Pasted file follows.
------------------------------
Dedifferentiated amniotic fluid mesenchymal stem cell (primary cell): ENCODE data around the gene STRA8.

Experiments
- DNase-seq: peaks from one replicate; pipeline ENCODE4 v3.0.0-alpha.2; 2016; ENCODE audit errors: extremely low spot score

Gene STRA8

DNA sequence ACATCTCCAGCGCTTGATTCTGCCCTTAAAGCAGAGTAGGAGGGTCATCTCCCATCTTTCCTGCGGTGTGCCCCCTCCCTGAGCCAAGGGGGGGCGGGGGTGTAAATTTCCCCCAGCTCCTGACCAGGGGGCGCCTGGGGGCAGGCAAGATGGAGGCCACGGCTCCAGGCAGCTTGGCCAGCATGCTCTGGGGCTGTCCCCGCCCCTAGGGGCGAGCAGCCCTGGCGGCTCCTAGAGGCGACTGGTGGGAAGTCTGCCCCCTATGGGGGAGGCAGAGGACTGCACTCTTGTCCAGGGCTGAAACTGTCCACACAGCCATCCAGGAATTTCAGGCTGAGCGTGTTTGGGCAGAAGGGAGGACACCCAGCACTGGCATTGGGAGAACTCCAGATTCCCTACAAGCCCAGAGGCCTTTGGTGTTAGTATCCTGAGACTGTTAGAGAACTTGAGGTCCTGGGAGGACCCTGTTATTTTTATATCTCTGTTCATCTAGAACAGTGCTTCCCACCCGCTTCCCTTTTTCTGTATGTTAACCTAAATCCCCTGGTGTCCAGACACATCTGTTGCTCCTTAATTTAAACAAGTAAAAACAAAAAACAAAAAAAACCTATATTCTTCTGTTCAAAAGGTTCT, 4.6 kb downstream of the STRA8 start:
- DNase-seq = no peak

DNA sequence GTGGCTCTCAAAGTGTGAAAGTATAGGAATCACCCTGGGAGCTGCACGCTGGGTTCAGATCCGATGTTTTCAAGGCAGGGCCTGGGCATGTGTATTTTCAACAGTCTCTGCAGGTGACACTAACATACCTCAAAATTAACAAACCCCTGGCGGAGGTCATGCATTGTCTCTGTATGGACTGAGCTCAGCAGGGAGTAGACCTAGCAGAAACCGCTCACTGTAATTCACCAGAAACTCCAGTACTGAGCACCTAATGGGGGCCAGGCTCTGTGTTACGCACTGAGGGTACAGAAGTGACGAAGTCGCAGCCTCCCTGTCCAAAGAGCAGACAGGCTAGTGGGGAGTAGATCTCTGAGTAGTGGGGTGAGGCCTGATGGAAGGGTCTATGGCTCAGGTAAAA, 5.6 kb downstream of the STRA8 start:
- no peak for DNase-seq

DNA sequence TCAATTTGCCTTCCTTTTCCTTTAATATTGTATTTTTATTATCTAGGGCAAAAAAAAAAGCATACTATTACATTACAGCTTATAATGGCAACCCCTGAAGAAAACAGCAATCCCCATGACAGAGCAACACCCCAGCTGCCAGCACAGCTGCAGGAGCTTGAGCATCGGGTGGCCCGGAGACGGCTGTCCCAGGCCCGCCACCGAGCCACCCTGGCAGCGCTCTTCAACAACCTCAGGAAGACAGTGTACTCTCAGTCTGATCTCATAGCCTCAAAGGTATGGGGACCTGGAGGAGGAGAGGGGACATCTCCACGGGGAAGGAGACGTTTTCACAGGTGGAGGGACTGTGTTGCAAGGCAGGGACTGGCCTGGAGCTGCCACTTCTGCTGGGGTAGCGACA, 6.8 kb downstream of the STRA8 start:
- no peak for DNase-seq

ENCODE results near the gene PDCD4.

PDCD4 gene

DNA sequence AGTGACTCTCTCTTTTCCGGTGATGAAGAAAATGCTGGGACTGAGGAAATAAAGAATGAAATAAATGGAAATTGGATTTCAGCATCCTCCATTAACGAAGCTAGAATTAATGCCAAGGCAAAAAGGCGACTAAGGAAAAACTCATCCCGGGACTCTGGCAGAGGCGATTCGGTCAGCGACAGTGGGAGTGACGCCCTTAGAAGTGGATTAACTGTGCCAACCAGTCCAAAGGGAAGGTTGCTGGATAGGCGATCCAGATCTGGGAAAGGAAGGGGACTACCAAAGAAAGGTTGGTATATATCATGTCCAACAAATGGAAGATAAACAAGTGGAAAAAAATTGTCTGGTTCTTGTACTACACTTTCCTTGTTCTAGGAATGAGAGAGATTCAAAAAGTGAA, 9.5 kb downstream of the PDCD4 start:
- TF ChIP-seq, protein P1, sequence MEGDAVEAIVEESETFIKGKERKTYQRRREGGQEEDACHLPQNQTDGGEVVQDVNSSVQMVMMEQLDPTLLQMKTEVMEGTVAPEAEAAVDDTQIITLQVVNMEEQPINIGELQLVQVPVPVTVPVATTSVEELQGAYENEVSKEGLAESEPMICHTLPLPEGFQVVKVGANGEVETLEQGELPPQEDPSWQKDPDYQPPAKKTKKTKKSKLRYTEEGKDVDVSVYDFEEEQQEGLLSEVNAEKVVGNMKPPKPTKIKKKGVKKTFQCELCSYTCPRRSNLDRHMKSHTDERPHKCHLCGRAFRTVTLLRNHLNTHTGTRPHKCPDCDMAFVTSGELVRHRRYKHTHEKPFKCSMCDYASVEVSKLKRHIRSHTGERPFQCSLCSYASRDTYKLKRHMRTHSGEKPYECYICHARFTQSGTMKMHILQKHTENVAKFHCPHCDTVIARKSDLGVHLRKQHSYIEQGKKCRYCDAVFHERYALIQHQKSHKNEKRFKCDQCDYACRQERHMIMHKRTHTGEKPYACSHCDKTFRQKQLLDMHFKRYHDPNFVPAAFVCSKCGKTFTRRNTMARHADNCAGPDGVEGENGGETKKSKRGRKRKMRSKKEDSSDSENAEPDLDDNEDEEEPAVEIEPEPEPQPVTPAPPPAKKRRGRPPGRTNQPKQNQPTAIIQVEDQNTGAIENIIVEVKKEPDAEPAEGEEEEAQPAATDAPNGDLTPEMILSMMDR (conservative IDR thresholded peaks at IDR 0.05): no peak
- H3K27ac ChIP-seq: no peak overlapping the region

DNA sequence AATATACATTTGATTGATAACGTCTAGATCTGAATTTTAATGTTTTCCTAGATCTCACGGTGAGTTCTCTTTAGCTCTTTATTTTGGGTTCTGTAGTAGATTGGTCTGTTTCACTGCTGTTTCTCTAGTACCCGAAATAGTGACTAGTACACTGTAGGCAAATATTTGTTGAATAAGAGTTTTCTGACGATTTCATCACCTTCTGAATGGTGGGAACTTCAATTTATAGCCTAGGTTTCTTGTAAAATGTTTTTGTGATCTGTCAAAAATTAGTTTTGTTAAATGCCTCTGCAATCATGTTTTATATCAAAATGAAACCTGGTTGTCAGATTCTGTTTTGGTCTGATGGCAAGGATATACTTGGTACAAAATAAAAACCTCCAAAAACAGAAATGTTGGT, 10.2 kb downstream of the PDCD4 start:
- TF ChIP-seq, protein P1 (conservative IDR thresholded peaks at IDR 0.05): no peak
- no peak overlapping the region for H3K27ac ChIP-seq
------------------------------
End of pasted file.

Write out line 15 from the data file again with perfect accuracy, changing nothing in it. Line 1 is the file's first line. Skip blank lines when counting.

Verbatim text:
- H3K27ac ChIP-seq: no peak overlapping the region